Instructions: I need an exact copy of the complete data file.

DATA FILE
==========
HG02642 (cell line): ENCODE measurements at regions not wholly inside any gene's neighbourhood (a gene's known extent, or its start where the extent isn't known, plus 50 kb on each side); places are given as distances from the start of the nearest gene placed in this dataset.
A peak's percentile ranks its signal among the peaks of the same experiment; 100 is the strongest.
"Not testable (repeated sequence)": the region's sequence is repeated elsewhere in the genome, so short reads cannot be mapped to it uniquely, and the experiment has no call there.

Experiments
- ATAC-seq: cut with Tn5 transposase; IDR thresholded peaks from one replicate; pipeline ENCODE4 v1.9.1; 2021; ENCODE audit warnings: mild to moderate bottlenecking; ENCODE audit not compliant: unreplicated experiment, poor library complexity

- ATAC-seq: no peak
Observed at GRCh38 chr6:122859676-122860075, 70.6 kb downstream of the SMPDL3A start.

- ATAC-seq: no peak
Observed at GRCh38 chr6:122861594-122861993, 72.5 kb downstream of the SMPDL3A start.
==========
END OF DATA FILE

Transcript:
HG02642 (cell line): ENCODE measurements at regions not wholly inside any gene's neighbourhood (a gene's known extent, or its start where the extent isn't known, plus 50 kb on each side); places are given as distances from the start of the nearest gene placed in this dataset.
A peak's percentile ranks its signal among the peaks of the same experiment; 100 is the strongest.
"Not testable (repeated sequence)": the region's sequence is repeated elsewhere in the genome, so short reads cannot be mapped to it uniquely, and the experiment has no call there.

Experiments
- ATAC-seq: cut with Tn5 transposase; IDR thresholded peaks from one replicate; pipeline ENCODE4 v1.9.1; 2021; ENCODE audit warnings: mild to moderate bottlenecking; ENCODE audit not compliant: unreplicated experiment, poor library complexity

- ATAC-seq: no peak
Observed at GRCh38 chr6:122859676-122860075, 70.6 kb downstream of the SMPDL3A start.

- ATAC-seq: no peak
Observed at GRCh38 chr6:122861594-122861993, 72.5 kb downstream of the SMPDL3A start.